NYC Mother Jailed in Zymere Perkins’ Death Says Prison Guards Set Up Her Sexual Assault

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A Harlem mother who was jailed after allowing her boyfriend to viciously beat her 6-year-old son, Zymere Perkins, to death, now accuses Rikers Island jail guards of setting up her sexual assault by another, especially violent inmate.

On Friday, Geraldine Perkins filed a notice of claim ahead of a planned lawsuit against the city, department of corrections and yet to be named corrections officers, reported the New York Daily News. Perkins claims her jailers not only did nothing to stop the abuse, but that they actually “took material steps to facilitate” an April 16 sexual attack by an “especially violent” inmate.

Perkins, 26, under protective custody at the time of the assault, but because of a “bogus report of a jailhouse altercation,” was moved from her regular housing unit, putting her in close proximity to Alexandria James, 32, who fashioned a homemade sexual device that she used to penetrate Perkins.

“My client was the target of premeditated criminal conduct,” her attorney Aaron Rubin told the Daily News.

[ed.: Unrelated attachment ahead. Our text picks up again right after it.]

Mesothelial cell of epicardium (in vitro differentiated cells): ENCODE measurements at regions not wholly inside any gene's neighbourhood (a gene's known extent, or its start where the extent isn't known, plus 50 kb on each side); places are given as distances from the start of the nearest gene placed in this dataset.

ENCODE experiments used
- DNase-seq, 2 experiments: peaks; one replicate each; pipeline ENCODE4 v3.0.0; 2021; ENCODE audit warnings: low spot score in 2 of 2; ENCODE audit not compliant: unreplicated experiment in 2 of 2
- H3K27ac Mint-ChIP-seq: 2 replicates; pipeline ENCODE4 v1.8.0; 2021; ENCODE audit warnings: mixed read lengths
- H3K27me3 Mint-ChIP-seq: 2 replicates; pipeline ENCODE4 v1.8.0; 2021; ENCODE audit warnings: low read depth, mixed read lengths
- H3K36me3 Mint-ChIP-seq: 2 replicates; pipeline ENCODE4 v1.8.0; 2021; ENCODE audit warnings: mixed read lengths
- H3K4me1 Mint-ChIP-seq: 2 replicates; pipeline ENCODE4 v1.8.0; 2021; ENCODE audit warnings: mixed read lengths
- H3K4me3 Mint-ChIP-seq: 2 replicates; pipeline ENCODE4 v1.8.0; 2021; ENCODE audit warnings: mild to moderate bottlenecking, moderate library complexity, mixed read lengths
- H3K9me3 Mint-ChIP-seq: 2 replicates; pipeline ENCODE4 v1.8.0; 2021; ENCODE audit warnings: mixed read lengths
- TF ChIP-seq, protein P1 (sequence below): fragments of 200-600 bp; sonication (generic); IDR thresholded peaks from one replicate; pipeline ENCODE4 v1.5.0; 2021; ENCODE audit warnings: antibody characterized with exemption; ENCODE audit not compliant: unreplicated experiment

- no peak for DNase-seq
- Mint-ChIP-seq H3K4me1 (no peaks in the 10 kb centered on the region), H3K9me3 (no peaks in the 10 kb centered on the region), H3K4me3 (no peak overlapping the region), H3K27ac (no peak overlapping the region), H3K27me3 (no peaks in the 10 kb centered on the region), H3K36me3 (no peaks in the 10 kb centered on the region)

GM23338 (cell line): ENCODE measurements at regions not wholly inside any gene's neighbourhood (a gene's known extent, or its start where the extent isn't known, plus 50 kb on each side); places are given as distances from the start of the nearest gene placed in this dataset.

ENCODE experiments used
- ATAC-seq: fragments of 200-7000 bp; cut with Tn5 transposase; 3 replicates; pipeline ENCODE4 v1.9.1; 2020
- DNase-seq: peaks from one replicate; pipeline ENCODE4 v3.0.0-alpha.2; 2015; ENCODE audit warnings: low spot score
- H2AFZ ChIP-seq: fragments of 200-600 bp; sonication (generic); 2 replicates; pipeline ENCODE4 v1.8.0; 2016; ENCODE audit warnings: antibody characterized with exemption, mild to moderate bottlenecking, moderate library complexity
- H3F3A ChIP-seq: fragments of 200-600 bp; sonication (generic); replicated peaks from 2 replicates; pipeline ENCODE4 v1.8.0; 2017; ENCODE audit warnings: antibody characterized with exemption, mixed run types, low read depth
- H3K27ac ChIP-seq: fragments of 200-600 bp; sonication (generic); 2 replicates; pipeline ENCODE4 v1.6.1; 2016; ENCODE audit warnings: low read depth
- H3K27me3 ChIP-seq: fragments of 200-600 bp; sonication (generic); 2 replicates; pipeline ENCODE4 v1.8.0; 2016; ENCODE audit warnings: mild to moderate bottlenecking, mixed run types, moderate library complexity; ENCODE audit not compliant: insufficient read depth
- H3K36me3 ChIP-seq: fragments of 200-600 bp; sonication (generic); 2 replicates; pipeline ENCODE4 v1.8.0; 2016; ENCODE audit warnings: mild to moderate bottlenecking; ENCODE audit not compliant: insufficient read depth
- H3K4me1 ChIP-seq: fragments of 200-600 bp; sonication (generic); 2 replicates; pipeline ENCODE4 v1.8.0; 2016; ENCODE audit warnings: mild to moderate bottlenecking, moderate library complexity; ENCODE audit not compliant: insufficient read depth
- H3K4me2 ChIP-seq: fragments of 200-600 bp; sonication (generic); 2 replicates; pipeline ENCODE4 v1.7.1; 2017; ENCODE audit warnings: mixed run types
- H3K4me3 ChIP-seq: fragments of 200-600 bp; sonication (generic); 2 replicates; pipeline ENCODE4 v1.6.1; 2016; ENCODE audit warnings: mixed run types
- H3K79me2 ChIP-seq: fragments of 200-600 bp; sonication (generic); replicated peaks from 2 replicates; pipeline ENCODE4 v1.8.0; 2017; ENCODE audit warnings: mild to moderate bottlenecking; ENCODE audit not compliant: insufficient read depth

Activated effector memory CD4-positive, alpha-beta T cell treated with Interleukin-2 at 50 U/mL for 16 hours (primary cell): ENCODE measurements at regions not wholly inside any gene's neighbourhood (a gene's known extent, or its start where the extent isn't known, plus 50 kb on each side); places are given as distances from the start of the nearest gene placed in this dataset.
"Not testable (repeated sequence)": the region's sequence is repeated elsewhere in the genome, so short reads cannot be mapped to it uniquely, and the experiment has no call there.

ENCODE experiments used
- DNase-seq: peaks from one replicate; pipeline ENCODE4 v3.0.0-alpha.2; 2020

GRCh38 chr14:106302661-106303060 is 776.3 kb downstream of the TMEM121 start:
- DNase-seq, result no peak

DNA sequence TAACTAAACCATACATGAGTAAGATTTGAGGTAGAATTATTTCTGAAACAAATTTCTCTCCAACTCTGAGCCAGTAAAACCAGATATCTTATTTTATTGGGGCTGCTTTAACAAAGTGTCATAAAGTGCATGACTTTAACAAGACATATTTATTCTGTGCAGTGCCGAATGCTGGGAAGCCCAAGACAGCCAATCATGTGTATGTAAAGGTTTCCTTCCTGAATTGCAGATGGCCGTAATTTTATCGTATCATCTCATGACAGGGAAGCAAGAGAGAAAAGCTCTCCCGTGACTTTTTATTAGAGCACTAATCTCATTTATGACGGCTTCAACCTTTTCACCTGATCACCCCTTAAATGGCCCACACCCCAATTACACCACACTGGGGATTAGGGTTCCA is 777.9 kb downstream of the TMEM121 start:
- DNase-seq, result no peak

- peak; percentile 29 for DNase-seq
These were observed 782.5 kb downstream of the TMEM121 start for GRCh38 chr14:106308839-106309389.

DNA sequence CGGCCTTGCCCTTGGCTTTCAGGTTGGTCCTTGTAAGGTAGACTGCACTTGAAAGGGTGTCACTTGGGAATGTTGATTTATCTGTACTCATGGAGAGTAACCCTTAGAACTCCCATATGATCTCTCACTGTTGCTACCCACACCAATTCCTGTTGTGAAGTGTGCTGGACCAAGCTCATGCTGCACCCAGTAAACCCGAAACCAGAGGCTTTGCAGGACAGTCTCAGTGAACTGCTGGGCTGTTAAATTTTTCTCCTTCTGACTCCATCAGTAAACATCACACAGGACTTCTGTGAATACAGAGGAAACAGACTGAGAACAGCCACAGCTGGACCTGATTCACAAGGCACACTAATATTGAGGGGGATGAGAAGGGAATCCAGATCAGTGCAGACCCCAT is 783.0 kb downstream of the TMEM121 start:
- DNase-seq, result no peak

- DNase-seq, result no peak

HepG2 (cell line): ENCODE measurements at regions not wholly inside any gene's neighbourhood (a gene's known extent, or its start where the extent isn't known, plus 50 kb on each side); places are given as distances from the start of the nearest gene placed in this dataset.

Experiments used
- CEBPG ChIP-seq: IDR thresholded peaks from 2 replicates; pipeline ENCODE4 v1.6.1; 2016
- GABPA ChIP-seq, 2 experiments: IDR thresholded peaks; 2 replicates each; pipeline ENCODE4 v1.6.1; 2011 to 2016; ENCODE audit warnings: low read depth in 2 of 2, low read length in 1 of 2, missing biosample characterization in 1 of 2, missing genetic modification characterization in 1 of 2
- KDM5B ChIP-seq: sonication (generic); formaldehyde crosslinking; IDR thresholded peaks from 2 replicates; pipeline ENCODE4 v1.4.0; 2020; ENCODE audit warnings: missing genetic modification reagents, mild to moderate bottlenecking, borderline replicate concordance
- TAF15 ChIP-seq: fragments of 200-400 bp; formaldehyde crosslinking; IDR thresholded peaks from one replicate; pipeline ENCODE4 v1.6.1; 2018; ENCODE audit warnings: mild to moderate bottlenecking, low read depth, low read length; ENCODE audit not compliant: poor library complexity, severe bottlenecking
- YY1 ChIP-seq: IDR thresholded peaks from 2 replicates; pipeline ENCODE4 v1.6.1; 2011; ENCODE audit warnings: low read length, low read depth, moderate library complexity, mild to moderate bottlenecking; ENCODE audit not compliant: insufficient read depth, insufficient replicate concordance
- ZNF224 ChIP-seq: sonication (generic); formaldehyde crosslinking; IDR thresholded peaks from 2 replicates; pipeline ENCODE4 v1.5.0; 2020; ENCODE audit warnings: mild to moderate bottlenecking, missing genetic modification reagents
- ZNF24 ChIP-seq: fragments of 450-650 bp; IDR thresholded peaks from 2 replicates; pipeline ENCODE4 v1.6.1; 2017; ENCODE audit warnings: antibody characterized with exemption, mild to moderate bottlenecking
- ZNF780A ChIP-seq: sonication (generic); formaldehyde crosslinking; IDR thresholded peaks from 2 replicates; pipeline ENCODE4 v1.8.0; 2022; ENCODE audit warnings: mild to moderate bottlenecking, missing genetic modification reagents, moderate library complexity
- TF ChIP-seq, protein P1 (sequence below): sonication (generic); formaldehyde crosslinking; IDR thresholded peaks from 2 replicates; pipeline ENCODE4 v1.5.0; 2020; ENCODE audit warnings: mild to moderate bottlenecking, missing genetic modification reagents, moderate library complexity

Perkins was arrested in late 2016 after the beating death of her son Zymere, rocking New York City and shaking up the city agency tasked with keeping children safe. There were five prior reports of abuse involving Zymere, including three that were substantiated by Administration for Children’s Services, before the final, fatal beating.

Perkins’ boyfriend Rysheim Smith, 42, was charged with second degree murder, and she with manslaughter.

According to the autopsy report, Zymere died of fatal child-abuse syndrome. He had broken ribs, finger marks around his neck and other injuries all over his body, which was discovered in his Harlem apartment on Sept. 26. The little boy was allegedly beaten for using the bathroom in an ice bucket.

Smith was accused of battering Zymere with a broken broomstick and hanging him by his T-shirt from a hook on the bathroom door as Perkins watched—but did nothing to protect her son, authorities said.

Child molesters and abusers tend to have a hard time in jail, as Perkins is finding out.

(Article By Jeremiah Jones)

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